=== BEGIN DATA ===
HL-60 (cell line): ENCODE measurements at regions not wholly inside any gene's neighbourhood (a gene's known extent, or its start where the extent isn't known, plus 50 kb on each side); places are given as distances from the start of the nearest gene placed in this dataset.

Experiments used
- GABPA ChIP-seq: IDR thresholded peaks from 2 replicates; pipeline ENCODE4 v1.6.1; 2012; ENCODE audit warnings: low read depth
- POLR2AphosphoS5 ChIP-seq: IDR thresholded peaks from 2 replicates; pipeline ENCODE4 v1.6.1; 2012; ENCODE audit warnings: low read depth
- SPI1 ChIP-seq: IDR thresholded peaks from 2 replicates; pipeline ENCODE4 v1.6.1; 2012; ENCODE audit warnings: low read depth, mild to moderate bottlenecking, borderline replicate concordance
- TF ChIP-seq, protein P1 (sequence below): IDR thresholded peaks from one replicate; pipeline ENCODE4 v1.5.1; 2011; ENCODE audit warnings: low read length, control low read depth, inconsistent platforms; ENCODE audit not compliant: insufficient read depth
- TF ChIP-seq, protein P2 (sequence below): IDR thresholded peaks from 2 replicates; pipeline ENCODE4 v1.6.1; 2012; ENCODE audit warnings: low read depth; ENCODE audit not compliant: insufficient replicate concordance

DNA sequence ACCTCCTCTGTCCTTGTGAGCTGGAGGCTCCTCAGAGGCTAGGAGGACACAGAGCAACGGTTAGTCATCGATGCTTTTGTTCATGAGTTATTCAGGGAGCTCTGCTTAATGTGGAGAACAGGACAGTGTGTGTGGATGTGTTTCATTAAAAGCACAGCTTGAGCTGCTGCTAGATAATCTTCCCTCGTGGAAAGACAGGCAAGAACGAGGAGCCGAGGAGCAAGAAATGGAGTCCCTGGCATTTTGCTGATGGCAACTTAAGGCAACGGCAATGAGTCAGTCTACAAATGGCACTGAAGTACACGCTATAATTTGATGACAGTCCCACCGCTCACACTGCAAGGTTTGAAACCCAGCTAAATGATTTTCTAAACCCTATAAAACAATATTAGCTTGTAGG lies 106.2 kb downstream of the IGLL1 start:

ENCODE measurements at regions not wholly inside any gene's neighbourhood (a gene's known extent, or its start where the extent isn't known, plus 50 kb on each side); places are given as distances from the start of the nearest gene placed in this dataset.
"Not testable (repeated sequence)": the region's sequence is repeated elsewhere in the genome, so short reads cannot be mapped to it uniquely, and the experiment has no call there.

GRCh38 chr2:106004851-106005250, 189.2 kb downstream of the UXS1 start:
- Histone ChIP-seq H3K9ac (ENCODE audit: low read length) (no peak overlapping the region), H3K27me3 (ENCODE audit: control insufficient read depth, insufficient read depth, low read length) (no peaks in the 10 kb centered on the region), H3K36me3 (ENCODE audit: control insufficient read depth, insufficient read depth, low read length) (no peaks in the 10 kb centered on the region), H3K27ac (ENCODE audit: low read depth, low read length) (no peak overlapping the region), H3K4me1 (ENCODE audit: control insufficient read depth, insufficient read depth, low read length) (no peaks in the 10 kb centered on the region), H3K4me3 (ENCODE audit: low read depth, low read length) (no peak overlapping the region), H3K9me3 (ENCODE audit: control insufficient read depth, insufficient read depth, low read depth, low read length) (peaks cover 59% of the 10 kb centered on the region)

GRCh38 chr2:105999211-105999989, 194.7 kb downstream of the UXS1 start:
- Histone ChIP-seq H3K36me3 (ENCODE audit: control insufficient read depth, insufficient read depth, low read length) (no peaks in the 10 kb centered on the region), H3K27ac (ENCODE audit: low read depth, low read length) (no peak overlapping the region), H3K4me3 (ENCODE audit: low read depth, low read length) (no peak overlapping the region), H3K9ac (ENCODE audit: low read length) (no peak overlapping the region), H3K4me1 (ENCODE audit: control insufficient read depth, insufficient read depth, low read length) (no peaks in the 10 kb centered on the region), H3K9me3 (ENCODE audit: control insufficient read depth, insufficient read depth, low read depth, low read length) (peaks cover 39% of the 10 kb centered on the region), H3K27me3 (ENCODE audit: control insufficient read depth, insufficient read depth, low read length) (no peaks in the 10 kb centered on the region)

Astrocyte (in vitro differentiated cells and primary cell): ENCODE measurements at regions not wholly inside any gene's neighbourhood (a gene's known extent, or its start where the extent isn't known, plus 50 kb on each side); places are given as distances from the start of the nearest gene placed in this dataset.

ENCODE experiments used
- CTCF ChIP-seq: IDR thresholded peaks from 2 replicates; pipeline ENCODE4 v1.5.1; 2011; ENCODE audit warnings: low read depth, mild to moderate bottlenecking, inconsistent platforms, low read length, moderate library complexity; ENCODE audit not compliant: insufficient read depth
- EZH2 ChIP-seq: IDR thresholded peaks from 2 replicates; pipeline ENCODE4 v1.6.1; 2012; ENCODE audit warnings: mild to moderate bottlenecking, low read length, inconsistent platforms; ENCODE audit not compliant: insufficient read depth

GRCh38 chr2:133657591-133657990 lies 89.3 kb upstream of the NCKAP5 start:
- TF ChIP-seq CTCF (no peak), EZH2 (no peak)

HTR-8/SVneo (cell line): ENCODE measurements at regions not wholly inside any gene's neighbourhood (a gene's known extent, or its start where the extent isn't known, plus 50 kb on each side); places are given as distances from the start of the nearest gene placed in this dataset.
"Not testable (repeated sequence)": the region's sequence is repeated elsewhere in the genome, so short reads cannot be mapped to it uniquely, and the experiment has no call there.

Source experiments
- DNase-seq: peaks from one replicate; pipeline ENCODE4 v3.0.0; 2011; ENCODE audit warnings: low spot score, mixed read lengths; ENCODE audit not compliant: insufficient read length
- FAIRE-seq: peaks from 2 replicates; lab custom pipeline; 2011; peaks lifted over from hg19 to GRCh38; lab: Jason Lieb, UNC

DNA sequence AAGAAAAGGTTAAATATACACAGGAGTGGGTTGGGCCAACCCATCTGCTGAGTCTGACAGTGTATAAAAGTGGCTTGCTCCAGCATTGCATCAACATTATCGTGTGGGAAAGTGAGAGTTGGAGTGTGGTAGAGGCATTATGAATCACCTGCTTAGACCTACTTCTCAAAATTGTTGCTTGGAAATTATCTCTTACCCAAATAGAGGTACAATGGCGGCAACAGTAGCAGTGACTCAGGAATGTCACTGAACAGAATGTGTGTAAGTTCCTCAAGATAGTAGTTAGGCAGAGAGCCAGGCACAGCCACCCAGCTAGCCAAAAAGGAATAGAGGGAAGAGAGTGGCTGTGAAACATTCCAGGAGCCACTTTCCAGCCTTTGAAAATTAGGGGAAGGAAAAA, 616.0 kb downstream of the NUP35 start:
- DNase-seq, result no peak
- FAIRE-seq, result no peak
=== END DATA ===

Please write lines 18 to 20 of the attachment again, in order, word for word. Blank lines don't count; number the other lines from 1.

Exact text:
- EZH2 ChIP-seq: IDR thresholded peaks from 2 replicates; pipeline ENCODE4 v1.6.1; 2012; ENCODE audit warnings: mild to moderate bottlenecking, low read length, inconsistent platforms; ENCODE audit not compliant: insufficient read depth

GRCh38 chr2:133657591-133657990 lies 89.3 kb upstream of the NCKAP5 start:
- TF ChIP-seq CTCF (no peak), EZH2 (no peak)